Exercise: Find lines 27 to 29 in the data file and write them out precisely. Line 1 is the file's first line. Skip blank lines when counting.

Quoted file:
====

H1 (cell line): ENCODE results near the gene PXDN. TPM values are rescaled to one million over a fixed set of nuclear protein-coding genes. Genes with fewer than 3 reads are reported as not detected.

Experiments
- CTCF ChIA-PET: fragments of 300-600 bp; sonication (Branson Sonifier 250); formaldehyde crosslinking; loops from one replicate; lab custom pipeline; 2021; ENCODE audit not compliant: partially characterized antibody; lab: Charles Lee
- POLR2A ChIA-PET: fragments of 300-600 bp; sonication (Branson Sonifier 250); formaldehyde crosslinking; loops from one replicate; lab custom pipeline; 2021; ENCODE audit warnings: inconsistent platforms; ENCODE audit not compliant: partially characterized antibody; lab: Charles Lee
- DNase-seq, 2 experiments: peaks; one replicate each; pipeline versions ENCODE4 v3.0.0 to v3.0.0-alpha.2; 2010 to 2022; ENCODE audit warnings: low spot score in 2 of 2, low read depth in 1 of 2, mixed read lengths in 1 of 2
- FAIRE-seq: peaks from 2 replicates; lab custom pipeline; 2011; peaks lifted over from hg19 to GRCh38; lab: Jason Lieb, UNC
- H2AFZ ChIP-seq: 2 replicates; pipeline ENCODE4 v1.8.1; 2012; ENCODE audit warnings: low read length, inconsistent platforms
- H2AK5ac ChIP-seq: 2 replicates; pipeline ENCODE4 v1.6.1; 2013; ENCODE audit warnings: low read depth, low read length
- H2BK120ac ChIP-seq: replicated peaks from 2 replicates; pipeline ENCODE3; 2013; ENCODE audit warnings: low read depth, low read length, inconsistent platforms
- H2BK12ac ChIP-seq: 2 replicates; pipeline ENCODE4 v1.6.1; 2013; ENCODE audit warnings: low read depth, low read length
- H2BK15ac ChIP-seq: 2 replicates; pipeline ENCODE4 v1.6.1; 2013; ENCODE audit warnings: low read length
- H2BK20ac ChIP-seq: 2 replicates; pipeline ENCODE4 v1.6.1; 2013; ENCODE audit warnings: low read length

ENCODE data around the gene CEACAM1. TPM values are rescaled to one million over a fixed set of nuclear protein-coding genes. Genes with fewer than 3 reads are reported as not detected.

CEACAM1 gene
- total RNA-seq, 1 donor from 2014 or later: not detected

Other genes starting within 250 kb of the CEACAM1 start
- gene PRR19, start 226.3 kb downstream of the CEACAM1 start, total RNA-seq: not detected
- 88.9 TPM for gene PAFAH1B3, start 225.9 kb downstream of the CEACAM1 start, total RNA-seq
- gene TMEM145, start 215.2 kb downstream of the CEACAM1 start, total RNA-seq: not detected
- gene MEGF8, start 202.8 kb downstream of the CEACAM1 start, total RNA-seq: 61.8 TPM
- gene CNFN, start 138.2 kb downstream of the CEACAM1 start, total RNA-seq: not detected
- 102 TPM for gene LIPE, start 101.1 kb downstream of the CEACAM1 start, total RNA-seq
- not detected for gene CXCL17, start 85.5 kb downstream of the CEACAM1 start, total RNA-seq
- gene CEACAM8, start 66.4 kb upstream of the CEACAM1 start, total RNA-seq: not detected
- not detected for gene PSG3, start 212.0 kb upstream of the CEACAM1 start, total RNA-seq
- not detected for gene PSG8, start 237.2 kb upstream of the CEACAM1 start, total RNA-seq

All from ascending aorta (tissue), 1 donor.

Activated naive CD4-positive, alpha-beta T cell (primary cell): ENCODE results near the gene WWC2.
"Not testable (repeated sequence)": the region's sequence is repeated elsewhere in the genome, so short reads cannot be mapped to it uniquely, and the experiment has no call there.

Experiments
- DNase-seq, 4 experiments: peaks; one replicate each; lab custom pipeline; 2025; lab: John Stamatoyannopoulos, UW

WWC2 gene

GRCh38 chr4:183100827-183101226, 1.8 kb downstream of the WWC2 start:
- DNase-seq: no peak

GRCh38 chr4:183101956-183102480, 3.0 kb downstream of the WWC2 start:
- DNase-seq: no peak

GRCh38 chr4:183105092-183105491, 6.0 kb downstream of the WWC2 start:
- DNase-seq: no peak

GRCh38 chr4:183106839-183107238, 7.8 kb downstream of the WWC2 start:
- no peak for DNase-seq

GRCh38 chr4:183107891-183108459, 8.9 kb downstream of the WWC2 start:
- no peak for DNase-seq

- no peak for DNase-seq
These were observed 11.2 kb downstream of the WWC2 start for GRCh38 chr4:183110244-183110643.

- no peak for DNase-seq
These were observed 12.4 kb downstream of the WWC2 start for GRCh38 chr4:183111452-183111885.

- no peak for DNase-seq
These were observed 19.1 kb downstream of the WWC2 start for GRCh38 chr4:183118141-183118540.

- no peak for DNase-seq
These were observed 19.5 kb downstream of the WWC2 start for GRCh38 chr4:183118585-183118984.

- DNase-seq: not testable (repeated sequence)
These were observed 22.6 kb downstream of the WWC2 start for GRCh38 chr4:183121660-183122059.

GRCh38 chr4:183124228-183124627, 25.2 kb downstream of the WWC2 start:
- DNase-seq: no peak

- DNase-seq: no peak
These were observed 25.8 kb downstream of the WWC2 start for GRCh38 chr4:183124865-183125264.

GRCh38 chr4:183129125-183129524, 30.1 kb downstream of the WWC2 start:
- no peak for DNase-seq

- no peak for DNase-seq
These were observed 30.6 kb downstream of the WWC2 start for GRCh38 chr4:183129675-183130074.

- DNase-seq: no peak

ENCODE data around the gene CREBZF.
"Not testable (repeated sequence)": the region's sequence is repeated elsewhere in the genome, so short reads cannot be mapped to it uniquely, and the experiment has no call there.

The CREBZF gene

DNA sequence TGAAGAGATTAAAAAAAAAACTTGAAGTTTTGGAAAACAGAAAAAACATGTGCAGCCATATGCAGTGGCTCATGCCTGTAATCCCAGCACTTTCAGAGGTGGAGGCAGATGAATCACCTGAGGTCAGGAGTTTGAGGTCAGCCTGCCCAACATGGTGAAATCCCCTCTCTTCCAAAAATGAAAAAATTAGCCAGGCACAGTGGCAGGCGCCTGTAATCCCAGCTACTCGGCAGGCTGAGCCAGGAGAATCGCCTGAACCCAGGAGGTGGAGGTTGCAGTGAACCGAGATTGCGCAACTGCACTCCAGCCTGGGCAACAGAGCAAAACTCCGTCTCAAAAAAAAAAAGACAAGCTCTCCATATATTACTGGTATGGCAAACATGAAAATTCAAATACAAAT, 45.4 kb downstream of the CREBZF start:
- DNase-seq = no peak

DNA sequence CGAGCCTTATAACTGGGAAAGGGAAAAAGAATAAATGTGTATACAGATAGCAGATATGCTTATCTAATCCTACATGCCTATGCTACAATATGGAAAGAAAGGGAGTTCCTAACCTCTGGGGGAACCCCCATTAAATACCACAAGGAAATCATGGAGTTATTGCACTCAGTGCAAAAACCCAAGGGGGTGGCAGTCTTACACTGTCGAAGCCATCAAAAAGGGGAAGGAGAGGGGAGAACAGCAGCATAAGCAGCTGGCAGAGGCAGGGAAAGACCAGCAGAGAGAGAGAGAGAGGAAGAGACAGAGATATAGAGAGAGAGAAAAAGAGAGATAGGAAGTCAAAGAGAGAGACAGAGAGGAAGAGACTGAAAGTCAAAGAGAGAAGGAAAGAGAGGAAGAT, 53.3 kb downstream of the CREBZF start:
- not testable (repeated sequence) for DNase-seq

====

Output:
All from ascending aorta (tissue), 1 donor.

Activated naive CD4-positive, alpha-beta T cell (primary cell): ENCODE results near the gene WWC2.
"Not testable (repeated sequence)": the region's sequence is repeated elsewhere in the genome, so short reads cannot be mapped to it uniquely, and the experiment has no call there.